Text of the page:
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The LÉ Róisín at Roches Point in Cork Harbour. Alamy Stock Photo
Sabotage

Major operation launched in Irish Sea to protect subsea cables from attacks

It is understood that the mission was ordered after the attacks on the Nordsteam pipelines caused significant disquiet in Government.

LAST UPDATE | Oct 20th 2022, 8:35 PM

A MAJOR OPERATION has been launched in the Irish Sea by the Defence Forces to prevent and respond to attacks on undersea cables, The Journal has learned.

Sources have said that the mission has been ordered by the Department of Defence and began last week.

It involves the Irish Air Corps and Naval Service with assistance when required from specialist units such as the Army Ranger Wing, military intelligence officers and members of the Communication Information Services Corps. 

The aim of the operation is, according to security sources, to “increase presence” in the waters above the cables and pipelines. 

It is understood that the attacks on the Nord Steam pipelines in the Baltic has caused significant disquiet in Government and to counter any potential risk to the infrastructure they have deployed the Defence Forces on a dedicated operation. 

The Irish Sea pipelines and cables include two natural gas interconnectors which connect Ireland to a supply hub in Scotland. 

They come ashore in Loughshinny and Gormanstown on the coastline of Dublin and Co Meath. 

There is also an electricity cable running between the Welsh and Irish coastline which is considered under threat. 

The Defence Forces began in the last week to monitor the infrastructure with “targeted patrols” with prioritisation given to the gas lines but also the electricity supply. 

The patrols by the Naval Service involve at least two vessels and are focused on a so-called overt presence which is to monitor any suspicious ships or activity in the area. 

It is hoped that the presence of the Naval Service would deter any would-be attackers from sabotaging the pipeline infrastructure. Sources have said that the operations do not involve a subsea capability. 

They are augmented by the Air Corps who are using CASA maritime patrol aircraft and PC-12 surveillance planes covering the larger distances over the Irish Sea.   

One key reason for placing the vessels in the area, along with other assets such as the Irish Air Corps, is to respond quickly if an incident happens. 

It is also understood that specific orders have been made to have the Army Ranger Wing be used to respond but only if required by commanders.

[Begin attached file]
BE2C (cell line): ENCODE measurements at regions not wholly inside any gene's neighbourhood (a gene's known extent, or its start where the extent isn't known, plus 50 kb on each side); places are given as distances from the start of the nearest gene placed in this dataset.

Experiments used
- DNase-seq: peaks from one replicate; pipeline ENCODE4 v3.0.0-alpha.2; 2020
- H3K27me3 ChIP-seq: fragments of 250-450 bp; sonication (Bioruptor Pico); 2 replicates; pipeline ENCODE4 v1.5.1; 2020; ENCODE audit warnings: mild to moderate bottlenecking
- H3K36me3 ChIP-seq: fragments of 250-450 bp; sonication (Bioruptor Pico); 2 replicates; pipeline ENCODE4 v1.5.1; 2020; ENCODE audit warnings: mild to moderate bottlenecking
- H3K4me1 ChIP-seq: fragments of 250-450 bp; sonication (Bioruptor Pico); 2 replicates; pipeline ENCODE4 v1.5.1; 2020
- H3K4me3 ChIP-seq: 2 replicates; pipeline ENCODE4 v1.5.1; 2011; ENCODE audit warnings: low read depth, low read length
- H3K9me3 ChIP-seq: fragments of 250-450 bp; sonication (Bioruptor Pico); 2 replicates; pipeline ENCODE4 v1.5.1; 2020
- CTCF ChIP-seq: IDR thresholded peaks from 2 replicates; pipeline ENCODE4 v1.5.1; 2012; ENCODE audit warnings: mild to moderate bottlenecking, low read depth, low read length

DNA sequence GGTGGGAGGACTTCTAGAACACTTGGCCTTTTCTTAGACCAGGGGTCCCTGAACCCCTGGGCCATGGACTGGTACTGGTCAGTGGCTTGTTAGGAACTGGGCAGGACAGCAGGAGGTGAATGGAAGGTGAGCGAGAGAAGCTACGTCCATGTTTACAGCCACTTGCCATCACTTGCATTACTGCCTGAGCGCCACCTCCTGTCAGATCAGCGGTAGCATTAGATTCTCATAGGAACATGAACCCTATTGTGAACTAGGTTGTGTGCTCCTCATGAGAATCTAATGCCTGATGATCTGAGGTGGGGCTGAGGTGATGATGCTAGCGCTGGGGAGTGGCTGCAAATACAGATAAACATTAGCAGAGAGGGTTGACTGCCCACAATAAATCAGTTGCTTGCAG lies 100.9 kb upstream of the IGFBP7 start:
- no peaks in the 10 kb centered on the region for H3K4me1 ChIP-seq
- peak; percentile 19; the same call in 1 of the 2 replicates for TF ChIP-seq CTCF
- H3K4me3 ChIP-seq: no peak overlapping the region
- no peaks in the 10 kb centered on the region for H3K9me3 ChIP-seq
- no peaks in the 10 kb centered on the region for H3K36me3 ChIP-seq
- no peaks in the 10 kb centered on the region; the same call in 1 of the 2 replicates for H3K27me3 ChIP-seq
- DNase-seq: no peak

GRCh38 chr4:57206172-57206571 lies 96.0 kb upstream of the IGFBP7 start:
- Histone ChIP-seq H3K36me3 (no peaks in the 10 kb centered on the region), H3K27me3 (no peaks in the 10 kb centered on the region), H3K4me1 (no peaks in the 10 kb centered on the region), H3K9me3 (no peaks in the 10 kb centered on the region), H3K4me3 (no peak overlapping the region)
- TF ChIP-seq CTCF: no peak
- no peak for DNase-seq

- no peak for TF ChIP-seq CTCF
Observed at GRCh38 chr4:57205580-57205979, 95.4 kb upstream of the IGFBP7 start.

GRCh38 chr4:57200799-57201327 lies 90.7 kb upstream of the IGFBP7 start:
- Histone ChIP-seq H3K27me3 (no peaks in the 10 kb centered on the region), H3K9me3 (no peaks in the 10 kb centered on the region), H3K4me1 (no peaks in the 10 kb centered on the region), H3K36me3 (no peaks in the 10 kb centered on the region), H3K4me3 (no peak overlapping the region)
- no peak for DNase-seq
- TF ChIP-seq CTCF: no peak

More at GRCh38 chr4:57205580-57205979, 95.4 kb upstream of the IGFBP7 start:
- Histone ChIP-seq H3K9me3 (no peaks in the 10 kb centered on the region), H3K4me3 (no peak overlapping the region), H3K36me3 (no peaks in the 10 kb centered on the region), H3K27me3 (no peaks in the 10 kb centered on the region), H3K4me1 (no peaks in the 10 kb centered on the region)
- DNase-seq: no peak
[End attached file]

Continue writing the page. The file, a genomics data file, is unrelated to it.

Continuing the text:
Intelligence

Sources have said that much of the work of the military teams involved will be focused on information gathered by state intelligence services including the Defence Force’s J2 unit.

Separately there are also orders to monitor activities more broadly in the Irish Exclusive Economic Zone.

Sources have expressed concern that the operation will stretch the Naval Service particularly as a number of ships are either uncrewed or undergoing maintenance at Verolme Dockyard in Cork. 

Those security sources have said that the Irish Sea operation may cause some difficulty to maintain a presence on the south western approaches in regard to illegal fishing and drug interdiction operations. 

A source said that as the fishing quotas are coming to an end for the year there is a potential that certain fishers may take the reduced naval presence as an opportunity to increase their hauls. 

The Naval Service is set to take delivery of two small patrol ships from New Zealand in the new year and it is anticipated that at least one of those vessels will be based in Dublin. 

At the Defence and Foreign Affairs Committee on 6 October, Minister Simon Coveney said that dedicated patrols were being considered to protect the cables.

“The Naval Service, as the State’s principal sea-going agency, is tasked with a variety of defence and other roles.

“While the main daily task of the Naval Service is to provide a fishery protection service in accordance with our obligations as an EU member state, it also carries out a number of other non-fishery related tasks in tandem with maritime surveillance.

“The Air Corps maritime patrol squadron also supports this role, providing aerial assistance to the Naval Service in patrolling the Irish exclusive economic zone, using the two CASA CN 235 maritime patrol aircraft which are equipped with state-of-the-art surveillance and communications equipment,” he said. 

European concerns

On 5 October, in Brussels the President of the European Commission, Ursula von der Leyen confirmed that Ireland’s pipelines and undersea cables will be ‘stress tested’ and security stepped up.

She announced a programme of testing to check whether Europe’s critical infrastructure is really secure.

“We don’t have to wait for something to happen. But we need to make sure that we are prepared and therefore we need those stress tests.

“We need to identify whether we have weak points and where these weak points are. And of course, we have to prepare our reaction to sudden disruption,” she said. 

A Defence Forces spokesperson said: “Óglaigh na hÉireann does not comment on operational matters.”

A spokesperson for the Minister for Defence has said “The Department has no comment to make”.

Meanwhile the BBC are reporting that communications cables between the British mainland and the Shetland Islands have been cut.

Local police have declared a major incident and an investigation is underway however initial assessments have said it is believed to be accidental. 

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